When a memorial to the Royal Air Force Bomber Command opened in Green Park in London in June this year, it was greeted with a cacophony of debate. Discussions of its message and architectural merit became entangled almost immediately with a renewed dispute over the morality of Britain’s bombing campaign in Dresden during the Second World War. The fact that the memorial includes a quotation from an ancient Greek politician received, quite understandably, little attention. The architecture critic Rowan Moore was among the few who spotted it, writing in the Observer that the inscription was ‘defiant and triumphant, using quotations from Churchill and Pericles to justify the bombings’. Otherwise, the quote passed unnoticed. Or perhaps it just seemed appropriate for such a memorial, whether or not the memorial was itself appropriate.
‘Freedom is the sure possession of those alone who have the courage to defend it.’ The words on the plinth come from another memorial to the war dead: the Funeral Oration of Pericles, delivered at the end of the first year of the Peloponnesian War in 431 BCE. The year before, Sparta had provoked the Athenians, demanding that they ‘give the Greeks their freedom’ — in other words, dissolve their empire — as the price of peace. Pericles, the best speaker and the most influential man in the democracy, persuaded the Athenians that they had the resources to win any conflict, and so they refused all concessions.
The first year of war was inconclusive. Following Pericles’ strategy, the Athenians withdrew behind their city walls while the Spartans ravaged their territory. Elsewhere, there were a few skirmishes. That winter, as the contemporary historian Thucydides recounts, the Athenians gave a public funeral for those who had died. As was their custom, ‘a man chosen by the city for his intellectual gifts and general reputation’ was to make a speech in praise of the dead. It fell to Pericles, the man who had persuaded them to start the war.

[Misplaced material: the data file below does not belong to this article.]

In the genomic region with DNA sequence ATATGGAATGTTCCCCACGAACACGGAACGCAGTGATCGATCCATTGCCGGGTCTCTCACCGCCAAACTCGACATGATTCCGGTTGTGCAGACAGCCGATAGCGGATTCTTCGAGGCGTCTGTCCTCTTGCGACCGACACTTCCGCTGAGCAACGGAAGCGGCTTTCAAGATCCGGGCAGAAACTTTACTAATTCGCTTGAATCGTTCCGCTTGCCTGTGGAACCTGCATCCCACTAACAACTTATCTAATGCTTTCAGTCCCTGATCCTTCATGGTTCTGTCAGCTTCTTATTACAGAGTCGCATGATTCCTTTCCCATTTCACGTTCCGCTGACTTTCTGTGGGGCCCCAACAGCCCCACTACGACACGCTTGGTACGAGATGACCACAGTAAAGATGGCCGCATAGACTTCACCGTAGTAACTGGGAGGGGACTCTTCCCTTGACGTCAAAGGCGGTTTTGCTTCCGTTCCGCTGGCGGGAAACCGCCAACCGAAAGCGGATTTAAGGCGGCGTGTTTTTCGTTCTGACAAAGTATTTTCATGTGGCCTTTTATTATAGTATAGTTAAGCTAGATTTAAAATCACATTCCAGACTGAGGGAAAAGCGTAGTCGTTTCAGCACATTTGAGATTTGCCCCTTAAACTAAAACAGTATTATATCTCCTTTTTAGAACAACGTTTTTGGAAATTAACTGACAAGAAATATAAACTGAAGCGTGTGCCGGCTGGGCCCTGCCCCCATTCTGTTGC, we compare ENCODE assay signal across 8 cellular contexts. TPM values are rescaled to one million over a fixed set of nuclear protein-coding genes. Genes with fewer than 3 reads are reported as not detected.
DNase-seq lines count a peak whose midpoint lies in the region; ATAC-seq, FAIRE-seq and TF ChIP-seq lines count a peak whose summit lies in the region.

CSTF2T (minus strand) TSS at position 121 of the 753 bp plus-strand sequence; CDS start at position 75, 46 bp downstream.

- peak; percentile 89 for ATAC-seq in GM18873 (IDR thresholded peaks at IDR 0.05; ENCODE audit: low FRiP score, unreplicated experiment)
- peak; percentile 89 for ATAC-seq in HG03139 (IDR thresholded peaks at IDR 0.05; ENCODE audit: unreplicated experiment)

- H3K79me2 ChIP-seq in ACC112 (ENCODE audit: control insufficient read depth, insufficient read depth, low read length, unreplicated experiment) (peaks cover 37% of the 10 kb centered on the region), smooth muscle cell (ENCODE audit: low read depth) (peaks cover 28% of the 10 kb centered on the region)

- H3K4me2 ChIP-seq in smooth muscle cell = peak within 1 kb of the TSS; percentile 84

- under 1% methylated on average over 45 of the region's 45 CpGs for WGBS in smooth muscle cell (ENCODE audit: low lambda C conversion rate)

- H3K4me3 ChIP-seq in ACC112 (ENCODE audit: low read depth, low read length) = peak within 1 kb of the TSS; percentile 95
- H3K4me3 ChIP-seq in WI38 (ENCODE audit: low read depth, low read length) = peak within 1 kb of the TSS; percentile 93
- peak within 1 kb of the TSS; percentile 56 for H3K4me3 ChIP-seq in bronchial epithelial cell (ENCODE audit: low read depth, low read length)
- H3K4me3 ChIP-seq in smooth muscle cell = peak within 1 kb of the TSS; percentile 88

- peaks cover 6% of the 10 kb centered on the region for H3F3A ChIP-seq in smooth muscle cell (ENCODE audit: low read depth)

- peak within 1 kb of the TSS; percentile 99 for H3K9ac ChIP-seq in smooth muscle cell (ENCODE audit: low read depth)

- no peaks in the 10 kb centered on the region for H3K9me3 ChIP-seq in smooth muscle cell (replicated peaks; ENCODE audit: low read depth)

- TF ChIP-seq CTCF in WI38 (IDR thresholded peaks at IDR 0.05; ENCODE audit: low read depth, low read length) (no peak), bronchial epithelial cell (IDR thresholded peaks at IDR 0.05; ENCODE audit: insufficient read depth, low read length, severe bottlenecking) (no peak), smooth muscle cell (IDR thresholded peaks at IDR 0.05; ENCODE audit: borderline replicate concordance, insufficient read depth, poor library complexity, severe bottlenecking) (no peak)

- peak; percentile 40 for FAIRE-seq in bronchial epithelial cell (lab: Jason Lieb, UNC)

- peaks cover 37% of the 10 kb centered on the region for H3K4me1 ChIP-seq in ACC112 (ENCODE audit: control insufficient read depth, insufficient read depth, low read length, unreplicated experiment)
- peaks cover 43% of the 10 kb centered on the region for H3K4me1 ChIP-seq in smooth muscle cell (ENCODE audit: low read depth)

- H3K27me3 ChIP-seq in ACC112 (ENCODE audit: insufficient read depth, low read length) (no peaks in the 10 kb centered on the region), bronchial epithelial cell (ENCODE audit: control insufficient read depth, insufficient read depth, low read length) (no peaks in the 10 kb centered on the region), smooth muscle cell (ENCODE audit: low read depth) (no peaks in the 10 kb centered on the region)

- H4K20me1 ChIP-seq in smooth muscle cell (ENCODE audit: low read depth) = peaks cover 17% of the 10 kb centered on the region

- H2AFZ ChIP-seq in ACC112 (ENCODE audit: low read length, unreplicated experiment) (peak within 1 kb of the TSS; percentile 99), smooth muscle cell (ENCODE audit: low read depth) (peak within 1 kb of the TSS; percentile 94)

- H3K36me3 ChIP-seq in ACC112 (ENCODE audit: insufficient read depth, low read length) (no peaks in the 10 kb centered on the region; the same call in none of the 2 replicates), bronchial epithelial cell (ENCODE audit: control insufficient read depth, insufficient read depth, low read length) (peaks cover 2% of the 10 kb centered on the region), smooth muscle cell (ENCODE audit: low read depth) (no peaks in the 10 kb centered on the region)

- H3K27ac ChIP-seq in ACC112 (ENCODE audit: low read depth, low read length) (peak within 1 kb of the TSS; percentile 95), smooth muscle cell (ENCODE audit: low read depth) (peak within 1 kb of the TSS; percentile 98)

Pericles’ oration was a masterpiece of rhetoric, and has been quoted and imitated ever since. In praising those who gave their lives for the city and justifying their sacrifice, it has supplied posterity with appropriate words for all such occasions of public commemoration, especially in the 20th century. The line from the Bomber Command memorial, a rather idiosyncratic translation of the original Greek, first appeared in 1924 on the Soldiers’ Tower at the University of Toronto. Over the next decade it was adopted for memorials and remembrance ceremonies across the ANZAC nations.
A line from the previous section of Pericles’ speech, ‘the whole earth is the tomb of famous men’, has proved even more popular, appearing on monuments to known and unknown soldiers from Athens to Auckland. A more accurate version of ‘Freedom is the sure possession…’ appears on the websites of numerous US veterans’ organisations: ‘Be convinced that to be happy means to be free and that to be free means to be brave.’ Sometimes it comes with the mistranslated coda ‘therefore do not take lightly the perils of war’ (Pericles actually told his audience not to worry too much about danger).
Whichever version is chosen, one reason for the popularity of Pericles’ words in this context must surely be the way they serve multiple purposes. They both honour the dead and insist that such sacrifices are necessary for the defence of freedom. They even suggest that it is only those who are willing to fight for freedom who truly deserve to enjoy it, a flattering thought for the many veterans who feel undervalued by civil society. The line serves a similar function to another popular quote wrongly attributed to Thucydides (not least by the House Armed Services Committee): ‘The society that separates its scholars from its warriors will have its thinking done by cowards and its fighting done by fools.’
More insidiously, quoting Pericles presents any given conflict as a struggle for freedom from tyranny and legitimises war as the proper response. That might have been fair in the Second World War, but it is not so obviously true of the First World War. Yet that was precisely when Thucydides’ words were given this role in Britain: extracts from the Funeral Oration were printed up as pamphlets, and quotes appeared on posters on London buses. And if it was doubtful then, the support of Pericles now is even more questionable as a justification for our own overseas adventures.
Adapted from https://aeon.co/essays/there-is-a-sting-in-the-tale-we-use-to-remember-the-fallen